Innovation and teamwork amplify the national fight against tuberculosis

September 6, 2019

By Betsy Friauf

Tb Web
 
At UNT Health Science Center, “collaboration” is more than a watchword; it’s one of our Values. Our collaborative culture kicks in on Day One when new team members attend Orientation. We invite everyone to introduce themselves to the group and share their passion and projects.

This sharing started a collaboration with the potential to improve the human condition: preventing the long-term disability that often follows even successful treatment for tuberculosis. Erica Stockbridge, PhD, in the School of Public Health, mentioned during Orientation that she is a co-investigator for a Centers for Disease Control-funded study on latent tuberculosis infection (LTBI). Crystal Howell, PharmD, in the System College of Pharmacy, attended the same Orientation session and introduced herself as an infectious disease pharmacist.

Stock Web

Erica Stockbridge, PhD

The light bulb came on in Stockbridge’s brain. What if Howell could join the ongoing study to address hard-to-treat latent tuberculosis infection, which often requires medications with serious side effects?

The CDC study includes UNTHSC as a site of the Tuberculosis Epidemiologic Studies Consortium (TBESC), led by Thaddeus Miller, DrPH, Associate Professor in the School of Public Health. The consortium is currently focused on improving ways to find and treat patients with LTBI. UNTHSC is among the consortium’s 10 research centers across the nation working to reduce or eliminate tuberculosis in the U.S.

Few people in the United States die of active TB infection, but even after treatment, patients may have chronic respiratory and other problems. They may not be able to climb stairs or lift a child, for example.

The immediate connection for Howell and Stockbridge has led to a multitude of firsts, including the first pharmacist to join the consortium in its 20-year history.

Where are the patients?

“Latent TB infections can be prevented from becoming active if medication is taken and adhered to,” Stockbridge said. “But how to find the latent infections is the big question. Refugees, for example, are screened rigorously.” But otherwise, the search for latent cases is much less intentional.

“Traditionally, tuberculosis has been managed by local health departments, but they don’t have the resources to identify all of the up to 13 million people in the U.S. with latent infection,” Stockbridge said. “Health department personnel often consider it far more urgent to locate patients with active TB disease, and locate the people they have been in close contact with, who are at high risk of TB.”

Connection to patients

The CDC project investigates new ways to enhance collaborations with primary care providers and local health departments. The inclusion of Howell, a pharmacist, on the UNTHSC TBESC team helped shift the paradigm. Thomas Navin, MD, Branch Chief of the Epidemiology and Surveillance Branch of the CDC’s Division of Tuberculosis Elimination, noted that Howell is the first pharmacist to ever attend the TBESC annual meeting.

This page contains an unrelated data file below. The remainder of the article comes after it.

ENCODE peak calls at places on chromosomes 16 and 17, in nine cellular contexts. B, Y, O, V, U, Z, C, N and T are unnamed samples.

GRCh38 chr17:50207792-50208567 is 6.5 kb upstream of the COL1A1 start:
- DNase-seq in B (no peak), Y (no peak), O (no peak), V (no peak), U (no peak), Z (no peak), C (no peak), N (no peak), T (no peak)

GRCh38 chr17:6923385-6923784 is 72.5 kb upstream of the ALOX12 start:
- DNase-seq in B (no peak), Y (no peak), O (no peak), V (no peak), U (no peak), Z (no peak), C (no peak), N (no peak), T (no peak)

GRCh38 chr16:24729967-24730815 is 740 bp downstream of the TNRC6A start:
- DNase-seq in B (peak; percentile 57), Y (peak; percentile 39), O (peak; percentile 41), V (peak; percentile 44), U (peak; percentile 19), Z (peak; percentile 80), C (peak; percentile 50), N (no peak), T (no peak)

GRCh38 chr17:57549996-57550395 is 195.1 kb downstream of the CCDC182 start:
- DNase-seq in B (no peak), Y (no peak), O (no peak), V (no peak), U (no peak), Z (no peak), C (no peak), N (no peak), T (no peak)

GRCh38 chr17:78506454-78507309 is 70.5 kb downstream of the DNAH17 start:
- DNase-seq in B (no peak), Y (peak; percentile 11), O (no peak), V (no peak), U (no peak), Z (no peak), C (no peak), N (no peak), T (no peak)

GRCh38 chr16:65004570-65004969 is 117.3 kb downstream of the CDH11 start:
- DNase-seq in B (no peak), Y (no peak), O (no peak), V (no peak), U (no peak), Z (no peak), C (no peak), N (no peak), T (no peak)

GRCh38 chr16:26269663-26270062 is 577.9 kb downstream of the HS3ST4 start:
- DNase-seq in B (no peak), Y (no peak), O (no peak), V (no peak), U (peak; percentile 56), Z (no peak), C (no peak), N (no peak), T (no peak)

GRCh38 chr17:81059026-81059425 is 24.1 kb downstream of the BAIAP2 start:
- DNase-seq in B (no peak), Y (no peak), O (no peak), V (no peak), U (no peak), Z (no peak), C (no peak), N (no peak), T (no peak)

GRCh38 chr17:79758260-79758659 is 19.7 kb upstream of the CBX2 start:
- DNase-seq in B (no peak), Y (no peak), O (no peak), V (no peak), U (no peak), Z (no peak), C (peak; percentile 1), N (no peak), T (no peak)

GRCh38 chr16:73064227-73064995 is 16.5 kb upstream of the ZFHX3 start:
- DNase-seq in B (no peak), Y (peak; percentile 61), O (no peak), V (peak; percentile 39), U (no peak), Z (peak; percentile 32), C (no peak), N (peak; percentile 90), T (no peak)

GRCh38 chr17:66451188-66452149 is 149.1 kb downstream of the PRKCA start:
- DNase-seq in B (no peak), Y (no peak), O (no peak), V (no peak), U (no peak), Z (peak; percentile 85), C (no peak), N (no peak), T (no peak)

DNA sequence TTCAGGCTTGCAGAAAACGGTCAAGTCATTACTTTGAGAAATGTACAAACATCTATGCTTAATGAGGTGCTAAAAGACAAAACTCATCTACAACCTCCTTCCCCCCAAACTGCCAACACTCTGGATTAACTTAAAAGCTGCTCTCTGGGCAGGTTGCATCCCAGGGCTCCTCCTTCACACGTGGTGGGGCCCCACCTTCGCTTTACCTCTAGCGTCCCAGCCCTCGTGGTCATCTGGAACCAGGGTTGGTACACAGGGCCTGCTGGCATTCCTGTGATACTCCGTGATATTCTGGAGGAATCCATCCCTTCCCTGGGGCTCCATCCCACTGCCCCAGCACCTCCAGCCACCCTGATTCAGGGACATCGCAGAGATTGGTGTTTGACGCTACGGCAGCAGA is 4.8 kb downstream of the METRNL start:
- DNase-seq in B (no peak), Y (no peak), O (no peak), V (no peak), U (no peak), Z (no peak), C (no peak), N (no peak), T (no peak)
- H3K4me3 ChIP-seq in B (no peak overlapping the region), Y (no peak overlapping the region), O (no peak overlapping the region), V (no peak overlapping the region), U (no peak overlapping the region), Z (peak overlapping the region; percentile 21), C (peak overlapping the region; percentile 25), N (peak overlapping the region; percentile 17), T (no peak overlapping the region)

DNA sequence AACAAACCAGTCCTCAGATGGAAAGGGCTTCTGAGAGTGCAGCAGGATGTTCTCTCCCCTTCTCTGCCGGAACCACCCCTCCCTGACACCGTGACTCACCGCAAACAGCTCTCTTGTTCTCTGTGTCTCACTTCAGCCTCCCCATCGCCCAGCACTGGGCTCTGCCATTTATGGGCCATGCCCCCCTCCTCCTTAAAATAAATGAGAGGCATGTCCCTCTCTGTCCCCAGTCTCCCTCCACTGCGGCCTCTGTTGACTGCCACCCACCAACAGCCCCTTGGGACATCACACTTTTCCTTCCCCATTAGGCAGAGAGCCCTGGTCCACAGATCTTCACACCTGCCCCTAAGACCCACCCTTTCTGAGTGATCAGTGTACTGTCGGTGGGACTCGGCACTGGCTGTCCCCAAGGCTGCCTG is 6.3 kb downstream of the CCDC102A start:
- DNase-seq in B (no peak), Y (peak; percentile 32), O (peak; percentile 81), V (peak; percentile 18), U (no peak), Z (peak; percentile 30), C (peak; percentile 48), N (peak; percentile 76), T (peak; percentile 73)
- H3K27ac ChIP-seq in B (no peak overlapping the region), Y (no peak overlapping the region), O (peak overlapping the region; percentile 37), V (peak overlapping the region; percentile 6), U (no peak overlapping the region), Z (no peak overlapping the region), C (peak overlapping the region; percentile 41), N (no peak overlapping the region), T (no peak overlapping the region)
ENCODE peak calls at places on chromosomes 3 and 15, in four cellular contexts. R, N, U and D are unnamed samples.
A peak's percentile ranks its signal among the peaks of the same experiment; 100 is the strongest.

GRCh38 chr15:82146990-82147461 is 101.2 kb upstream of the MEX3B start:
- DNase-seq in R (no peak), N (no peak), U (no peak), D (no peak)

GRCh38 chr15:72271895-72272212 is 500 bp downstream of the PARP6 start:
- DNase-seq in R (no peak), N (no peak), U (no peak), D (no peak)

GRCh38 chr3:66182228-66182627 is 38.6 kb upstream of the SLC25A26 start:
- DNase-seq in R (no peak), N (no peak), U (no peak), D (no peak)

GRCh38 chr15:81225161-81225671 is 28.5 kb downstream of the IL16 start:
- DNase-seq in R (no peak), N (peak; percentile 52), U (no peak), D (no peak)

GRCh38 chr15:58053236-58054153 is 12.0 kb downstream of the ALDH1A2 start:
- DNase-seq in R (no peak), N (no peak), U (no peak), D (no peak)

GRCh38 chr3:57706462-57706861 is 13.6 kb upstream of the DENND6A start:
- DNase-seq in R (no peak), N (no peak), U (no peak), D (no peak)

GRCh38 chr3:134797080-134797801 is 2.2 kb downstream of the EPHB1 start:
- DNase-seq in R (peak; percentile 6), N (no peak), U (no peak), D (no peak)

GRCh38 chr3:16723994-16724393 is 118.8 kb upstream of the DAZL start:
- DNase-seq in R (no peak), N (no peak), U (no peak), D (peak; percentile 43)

Howell Web

Crystal Howell, PharmD

The conversation has shifted away from overburdened clinics and maxed-out resources. Now the concerns are also about finding opportunities in the community. For example, local pharmacists can help patients manage side effects.

Calming patients

“The medications for latent TB infection can be toxic,” Howell said, and side effects sometimes include fever, musculoskeletal pain, itching, skin problems and hepatitis. “The patient may have fears. For instance, they could be frightened if they’re not told that all their bodily fluids will turn orange. There is a danger of noncompliance – patients not taking their meds – and that can lead to drug-resistant infections.”

Pharmacists can help with those conversations. They also can be enlisted to recommend – or in some cases perform – TB screenings for patients whose other conditions indicate they may be at risk. Pharmacy students’ curriculum now includes training in the placement and interpretation of a TB skin test.

Howell said, “Pharmacists, particularly in the community setting, identifying this infection would revolutionize the screening process and would be a welcome aid to patient adherence to medication regimens, with a friendly face at your nearby community pharmacy.”

At UNTHSC, the novel collaboration among the School of Public Health, College of Pharmacy and several interprofessional students changed the nationwide conversation about how best to identify and treat high-risk patients. It also led to an interprofessional tuberculosis symposium hosted by UNTHSC and the consortium, with the goal of applying systems-based thinking to the targeted testing and treatment of latent TB – in other words, analyzing how changing any of the parts of a multi-part process could improve the outcome.

 

 

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